Sitze reported in a recent IAE article (http://i-a-e.org/newsletters/IAE-Newsletter
-2012-82.html
) that theology and other fields had ignored or even became hostile to what was occurring. Thus generally uninformed, they will now have difficulty in getting up to speed in interpreting and applying neuroscience discoveries that relate to their field—issues such as free will.

Free Will

The clean, crisp, authoritative exposition Gazzaniga presents in the first half of the book becomes tentative as he jumps into the murky waters of consciousness and free will, which weren’t originally scientific constructs. The cognitive neurosciences began to seriously explore their underlying neurobiology towards the end of the 20th century when Nobel Laureate Francis Crick (1994) suggested that advances in research technology now made such explorations possible (http://en.wikipedia.org/wiki/The_Astonishing_Hypothesis).

In a determinist era during which many deny the existence of free will, Gazzaniga argues that free will in humans is possible because the rules that regulate things at one level don’t necessarily apply to subsequent levels. For example, quantum mechanics governs atoms and Newton’s laws govern objects, and one set doesn’t completely predict the other. That molecules don’t exhibit free will doesn’t mean that humans and societies can’t.

Consciousness is a property that emerges out of the interplay of a constantly shifting multitude of specialized systems, and the thalamus seems to play a central role in this integration. Consciousness provides us with a unified sense of self, a personal subjective awareness of our existence and of the environment we inhabit. It thus abandons us during sleep and magically reappears when we awaken. And when we’re conscious, we not only know something, but we know that we know it.

The issue of free will in conscious problem solving begins with the nature of problems. Factual problems have a single correct response, such as 6 x 5 = 30 or Salem is the capital of Oregon. The other kind of problem permits alternative responses, such as what to order from a menu, or how to get from Portland to Seattle.

A major task of cognitive neuroscience research will be to discover how automatically processed sensory input morphs into conscious moral decision and action, and the innate and cultural constraints that bias the response. Is it a response to a factual problem that draws on learning and memory, or to a multiple solution problem that draws on feelings and preferences? Scientists have discovered that initial subconscious processing has already biased our decision up to ten seconds before conscious systems get involved.

What parts of this subconscious bias are innately and/or culturally determined? For example, we’re born with an innate ability to acquire such properties as language and a moral code, but family and cultural constraints guide us to a preferred specific language and moral code.

Free will wouldn’t be an issue if we were a solitary species. Social relationships are central to the moral/ethical elements of behavior. The concept of personal responsibility is meaningless unless others are present to be responsible to. Gazzaniga suggests that five universal moral rules exist that have precursors in chimpanzee behavior: Help rather than harm others. Be fair and reciprocal in relationships. Respect elders and those in legitimate authority. Demonstrate group loyalty. Be pure in body and behavior.

Gazzaniga ends his book with a thoughtful discussion of perhaps the most complex problem humans confront, and that’s how to develop a legal system that recognizes the validity of societal needs, individual responsibility, and the biological factors that can limit a person’s ability to behave in a culturally responsible manner.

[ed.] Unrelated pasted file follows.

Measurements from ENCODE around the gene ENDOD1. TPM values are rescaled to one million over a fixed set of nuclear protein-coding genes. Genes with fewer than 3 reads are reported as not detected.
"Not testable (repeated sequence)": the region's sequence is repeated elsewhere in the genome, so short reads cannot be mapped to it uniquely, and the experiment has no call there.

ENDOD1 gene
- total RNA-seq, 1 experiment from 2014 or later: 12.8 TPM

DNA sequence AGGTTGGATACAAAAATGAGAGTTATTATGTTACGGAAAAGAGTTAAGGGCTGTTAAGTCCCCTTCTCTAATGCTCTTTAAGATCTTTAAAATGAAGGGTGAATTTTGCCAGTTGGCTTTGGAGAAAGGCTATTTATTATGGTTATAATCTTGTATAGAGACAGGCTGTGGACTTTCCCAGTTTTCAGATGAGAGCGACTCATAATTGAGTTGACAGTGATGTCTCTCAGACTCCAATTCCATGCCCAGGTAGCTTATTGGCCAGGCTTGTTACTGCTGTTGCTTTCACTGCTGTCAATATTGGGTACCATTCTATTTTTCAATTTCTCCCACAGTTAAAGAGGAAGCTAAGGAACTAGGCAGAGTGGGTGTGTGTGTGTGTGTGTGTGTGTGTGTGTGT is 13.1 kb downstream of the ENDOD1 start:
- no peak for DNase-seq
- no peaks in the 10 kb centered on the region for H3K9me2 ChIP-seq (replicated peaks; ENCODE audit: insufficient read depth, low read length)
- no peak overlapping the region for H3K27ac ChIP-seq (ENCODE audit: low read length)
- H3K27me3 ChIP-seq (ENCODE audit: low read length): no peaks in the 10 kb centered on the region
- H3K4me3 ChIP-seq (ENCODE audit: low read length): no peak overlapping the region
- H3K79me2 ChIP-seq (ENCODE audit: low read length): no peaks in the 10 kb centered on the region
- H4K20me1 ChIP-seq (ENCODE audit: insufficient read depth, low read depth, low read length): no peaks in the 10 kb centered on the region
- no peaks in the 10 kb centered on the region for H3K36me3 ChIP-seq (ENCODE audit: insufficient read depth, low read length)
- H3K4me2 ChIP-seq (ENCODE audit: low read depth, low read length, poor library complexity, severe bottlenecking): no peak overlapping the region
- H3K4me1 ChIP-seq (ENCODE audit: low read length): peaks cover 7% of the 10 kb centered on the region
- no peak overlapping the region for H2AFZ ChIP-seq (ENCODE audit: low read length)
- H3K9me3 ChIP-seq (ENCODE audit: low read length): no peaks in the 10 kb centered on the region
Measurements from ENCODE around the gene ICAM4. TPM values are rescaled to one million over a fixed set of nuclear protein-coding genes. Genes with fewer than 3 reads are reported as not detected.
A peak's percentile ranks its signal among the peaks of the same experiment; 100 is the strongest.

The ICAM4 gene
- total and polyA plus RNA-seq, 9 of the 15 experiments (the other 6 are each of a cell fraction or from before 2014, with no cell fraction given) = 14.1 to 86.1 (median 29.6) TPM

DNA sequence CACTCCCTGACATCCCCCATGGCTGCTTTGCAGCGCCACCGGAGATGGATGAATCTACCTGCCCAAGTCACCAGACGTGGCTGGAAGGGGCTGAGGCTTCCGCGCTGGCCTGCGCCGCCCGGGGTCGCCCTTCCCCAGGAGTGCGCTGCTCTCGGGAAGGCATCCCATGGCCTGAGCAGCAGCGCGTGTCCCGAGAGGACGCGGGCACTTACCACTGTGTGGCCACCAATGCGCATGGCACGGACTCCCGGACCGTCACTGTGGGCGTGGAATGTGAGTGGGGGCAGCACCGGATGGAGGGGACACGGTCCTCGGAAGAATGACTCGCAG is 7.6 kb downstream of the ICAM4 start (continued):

We’re not a mindless machine, regulated solely by physically determined forces (or by a controlling deity for all that). Rather, we are the product of all the life experiences that impact our emerging self. Responsibility is thus a contract between two or more people rather than a brain property—and pure determinism is meaningless in this context.

We’ve domesticated ourselves over evolutionary time by punishing and even killing those who don’t follow the basic moral/ethical rules we’ve developed, and so we’ve become a basically cooperative social species. Still, misbehavior continues, and the educational, theological, and legal communities will have to wrestle with how best to make us even more human than we currently are.
 
The next issue of this newsletter will explore the underlying neurobiology and cultural constraints of that issue, and the role that education can play in its resolution.


References

Crick, F. (1994) The Astonishing Hypothesis: The Scientific Search for the Soul. New York: Scribner.

Eagleman, D. (2011) Incognito: The Secret Lives of the Brain. New York: Pantheon.

Gazzaniga, M. (2011) Who’s in Charge: Free Will and the Science of the Brain. New York: Harper Collins.

Gladwell, M. (2005) Blink: The Power of Thinking Without Thinking. New York: Little Brown. Review by Robert Sylwester in Brain Connection: http://brainconnection.positscience.com/content/215_1.

Goldberg, E. (2009) The New Executive Brain: Frontal Lobes in a Complex World. New York: Oxford University Press. Also see http://en.wikipedia.org/wiki/Elkhonon_Goldberg.

Hawkins, J., and Blakeslee, S. (2004) On Intelligence: How a New Understanding of the Brain Will Lead to the Creation of Truly Intelligent Machines. New York: Henry Holt. Review by Robert Sylwester in Brain Connection: http://brainconnection.positscience.com/content/214_1.

Kahneman, D. (2011) Thinking: Fast and Slow. New York: Farrar, Straus and Giroux.

New Scientist (2-4-12) has an interesting informative special section on sleep and its relationship to consciousness: http://www.newscientist.com/special/instant-expert-sleep.


Robert Sylwester

Robert Sylwester is an Emeritus Professor of Education at the University of Oregon, and a regular contributor to IAE Newsletter. His most recent books are A Child’s Brain: The Need for Nurture (2010, Corwin Press) and The Adolescent Brain: Reaching for Autonomy (2007, Corwin Press). He wrote a monthly column for the Internet journal Brain Connection during its entire 2000-2009 run. See http://brainconnection.positscience.com/library/?main=talkhome/columnists.